Erasing Labor History

Erasing Labor History

Maine Governor Paul LePage’s secret removal of a mural celebrating the state’s labor history is just one in a long line of struggles over publicly-funded depictions of American workers.


There’s a kind of movie glamour to stories about vanished works of art: the Mona Lisa hidden under a hotel bed, The Scream held for ransom or the giant Diego Rivera mural commissioned by Nelson Rockefeller that was smashed to bits after the artist refused to paint over a portrait of Lenin.

To that list we can now add the mural that was taken down—in secret, over a weekend in March—by Maine Governor Paul LePage. Created by artist Judy Taylor, who won a competition co-sponsored by the Maine Arts Commission, the mural was installed in the lobby of the state’s Labor Department in 2008. It features eleven panels illustrating Maine’s labor history from colonial days to the present: in the first, a cobbler teaches an assistant; in the last, a retiring worker passes on his hammer. In between are child laborers, women in textile mills, two strikes and Frances Perkins, who as Franklin Roosevelt’s labor secretary (and the first female cabinet member) helped pass some of the most important pieces of labor rights legislation in US history.

Newspapers have reported that the action was prompted by an anonymous fax to LePage’s office whose author, visiting the Labor Department lobby, “felt for a moment that I was in communist North Korea where they use these murals to brainwash the masses.” LePage and his administration called the mural too one-sided in its depiction of labor history—though the Associated Press has reported the governor never viewed the mural in person.

Responding to a federal lawsuit in April, State Attorney General William Schneider argued that the removal was an exercise of “government speech,” an expression of the administration’s right to make its positions known. The plaintiffs—a group of artists and First Amendment advocates that doesn’t include Taylor—filed a temporary restraining order against the governor, hoping to guarantee the mural’s return. But in late April a federal judge ruled the removal “constitutionally permissible.” And so for now, as the plaintiffs decide their next step, the controversy limps on.

The struggle over publicly funded depictions of US labor has a long history. Throughout the 1930s the Roosevelt administration funded thousands of murals, plays, symphonies and guidebooks through the WPA Federal Arts Projects, or Federal One. The program was controversial from the start. Conservatives argued that the government should not be in the business of funding art, especially not the kind the era’s painters and writers were likely to make. The projects went ahead on the grounds that they would provide work for thousands of Americans, but they were dogged by fierce criticism.

The artists’ work was often informed by a patriotic sense of duty to celebrate the country at a time of deep crisis. Hallie Flanagan, director of the Federal Theater Project, set out to dramatize efforts “to turn the great natural and economic forces of our time toward a better life for more people.” The series, called “Living Newspaper” (the form originated in Bolshevik Russia), translated current events for the stage: agricultural policy, the workings of the Tennessee Valley Authority, syphilis testing, workers’ rights. But in 1939, funds were cut after the Dies Committee (a precursor to HUAC) questioned the leftist leanings and labor sympathies of the artists and administrators.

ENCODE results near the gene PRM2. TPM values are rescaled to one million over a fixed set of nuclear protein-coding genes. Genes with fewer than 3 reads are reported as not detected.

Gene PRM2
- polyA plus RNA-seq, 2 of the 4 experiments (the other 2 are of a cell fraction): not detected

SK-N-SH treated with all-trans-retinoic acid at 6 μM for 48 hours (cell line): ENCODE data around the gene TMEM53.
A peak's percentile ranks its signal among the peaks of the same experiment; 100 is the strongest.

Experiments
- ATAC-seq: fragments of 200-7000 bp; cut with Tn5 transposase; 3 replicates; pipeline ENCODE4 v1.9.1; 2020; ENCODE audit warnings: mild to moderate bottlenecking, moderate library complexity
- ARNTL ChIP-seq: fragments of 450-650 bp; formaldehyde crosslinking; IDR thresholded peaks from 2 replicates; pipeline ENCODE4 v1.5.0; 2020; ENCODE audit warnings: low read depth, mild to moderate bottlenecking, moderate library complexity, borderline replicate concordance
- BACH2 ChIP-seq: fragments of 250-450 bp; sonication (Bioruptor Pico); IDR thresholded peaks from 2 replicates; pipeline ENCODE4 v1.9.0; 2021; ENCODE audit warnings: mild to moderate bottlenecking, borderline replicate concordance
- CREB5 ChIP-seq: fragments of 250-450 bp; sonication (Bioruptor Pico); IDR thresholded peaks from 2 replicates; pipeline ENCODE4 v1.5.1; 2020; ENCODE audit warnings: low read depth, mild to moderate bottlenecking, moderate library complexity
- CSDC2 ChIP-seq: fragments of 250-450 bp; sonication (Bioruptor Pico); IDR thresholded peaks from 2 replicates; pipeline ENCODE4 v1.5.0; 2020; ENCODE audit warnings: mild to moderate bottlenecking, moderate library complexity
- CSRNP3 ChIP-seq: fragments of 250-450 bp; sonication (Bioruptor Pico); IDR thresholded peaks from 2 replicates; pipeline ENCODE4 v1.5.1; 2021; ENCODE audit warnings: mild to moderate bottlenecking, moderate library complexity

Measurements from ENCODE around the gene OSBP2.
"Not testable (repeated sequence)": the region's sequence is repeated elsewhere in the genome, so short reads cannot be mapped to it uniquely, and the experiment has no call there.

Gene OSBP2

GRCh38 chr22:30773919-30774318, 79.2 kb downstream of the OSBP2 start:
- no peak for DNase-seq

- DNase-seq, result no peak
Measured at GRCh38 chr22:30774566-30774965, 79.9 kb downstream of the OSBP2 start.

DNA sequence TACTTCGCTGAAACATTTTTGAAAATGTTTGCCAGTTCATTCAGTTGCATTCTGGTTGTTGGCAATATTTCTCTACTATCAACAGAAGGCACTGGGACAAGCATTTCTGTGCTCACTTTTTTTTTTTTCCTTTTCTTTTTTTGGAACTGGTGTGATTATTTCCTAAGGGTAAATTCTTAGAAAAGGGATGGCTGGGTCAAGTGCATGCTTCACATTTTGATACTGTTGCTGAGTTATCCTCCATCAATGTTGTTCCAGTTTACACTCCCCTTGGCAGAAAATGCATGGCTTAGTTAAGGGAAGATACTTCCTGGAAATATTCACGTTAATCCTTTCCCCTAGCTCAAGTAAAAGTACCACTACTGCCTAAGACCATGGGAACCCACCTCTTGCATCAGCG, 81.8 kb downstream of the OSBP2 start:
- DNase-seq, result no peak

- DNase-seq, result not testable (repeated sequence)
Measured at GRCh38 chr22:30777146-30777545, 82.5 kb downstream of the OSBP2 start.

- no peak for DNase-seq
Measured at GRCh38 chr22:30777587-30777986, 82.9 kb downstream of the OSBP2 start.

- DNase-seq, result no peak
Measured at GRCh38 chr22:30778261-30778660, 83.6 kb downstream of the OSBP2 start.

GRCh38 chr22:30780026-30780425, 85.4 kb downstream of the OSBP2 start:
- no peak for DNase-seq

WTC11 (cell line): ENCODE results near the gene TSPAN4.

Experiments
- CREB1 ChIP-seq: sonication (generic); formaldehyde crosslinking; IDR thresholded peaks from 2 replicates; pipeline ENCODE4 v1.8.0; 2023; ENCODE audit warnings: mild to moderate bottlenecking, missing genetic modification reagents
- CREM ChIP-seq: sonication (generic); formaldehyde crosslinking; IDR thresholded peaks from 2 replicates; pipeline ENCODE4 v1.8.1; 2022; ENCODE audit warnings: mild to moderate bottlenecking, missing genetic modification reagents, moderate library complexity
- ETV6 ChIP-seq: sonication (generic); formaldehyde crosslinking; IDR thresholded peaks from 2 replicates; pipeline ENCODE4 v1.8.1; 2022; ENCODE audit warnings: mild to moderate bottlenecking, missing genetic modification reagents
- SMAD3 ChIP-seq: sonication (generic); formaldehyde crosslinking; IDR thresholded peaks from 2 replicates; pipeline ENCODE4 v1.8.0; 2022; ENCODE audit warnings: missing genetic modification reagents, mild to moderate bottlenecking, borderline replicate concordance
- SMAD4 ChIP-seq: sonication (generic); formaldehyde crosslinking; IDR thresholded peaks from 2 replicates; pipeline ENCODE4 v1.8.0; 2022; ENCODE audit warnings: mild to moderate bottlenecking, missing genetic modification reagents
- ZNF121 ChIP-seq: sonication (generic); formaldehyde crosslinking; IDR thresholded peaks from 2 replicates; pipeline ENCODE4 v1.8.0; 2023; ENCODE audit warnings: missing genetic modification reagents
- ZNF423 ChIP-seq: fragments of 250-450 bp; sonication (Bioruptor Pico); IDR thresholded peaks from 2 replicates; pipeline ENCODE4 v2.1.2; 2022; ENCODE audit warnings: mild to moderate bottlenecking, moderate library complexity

The Federal Writers Project—with its collections of folklore, slave narratives and keystone “American Guide” series—was the source of similar scandals, among them a guide to Massachusetts that was banned after the governor took issue with the writers’ account of the Sacco and Vanzetti trial.

Unlike the work of the WPA artists, who were often closely tied to the left and allied with workers, Taylor’s mural was not political—the panels provide a straightforward depiction of state labor history. The controversy came after the mural was taken down, not when it was unveiled. In the weeks after the Wisconsin protests, the removal came to symbolize not only attacks against workers around the country but LePage’s own push for antilabor legislation.

A few Maine conservatives have rallied around their governor, with vitriolic statements and press releases—the Maine Republican Party called the mural “a taxpayer-funded insult to working people”—and an offer to buy the artwork from the Labor Department. One state representative reportedly suggested burning the panels.

As the incident fades into the past, the mural is still gone. History is a kind of narrative-making; the stories we tell ourselves about our shared past change with time. But LePage’s removal of the mural was not a move to correct a historical error. It was an attempt to erase an important piece of Maine’s past. This act of “government speech” has allowed an administration’s politics to eclipse both the voice of the artist and the collective voices of the workers whose stories are told in the eleven panels.

Thankfully, there are many who are unwilling to forget how labor has shaped and continues to shape American history. In the weeks after the mural’s disappearance, the Labor Department lobby was crowded with hundreds of protesters, among them artists and union workers. A local artist asked that his work be removed from the Statehouse in solidarity. And on June 19 the Associated Press reported that the governor has received more than 1,000 overwhelmingly critical e-mails, faxes and letters about the incident.

The governor’s office prefers a blank wall in place of the mural. Judy Taylor has offered instead to hang her father’s Bronze Star, awarded for his service in Korea, as “a symbol of the importance of remembering our history, and not shuttering it away.”

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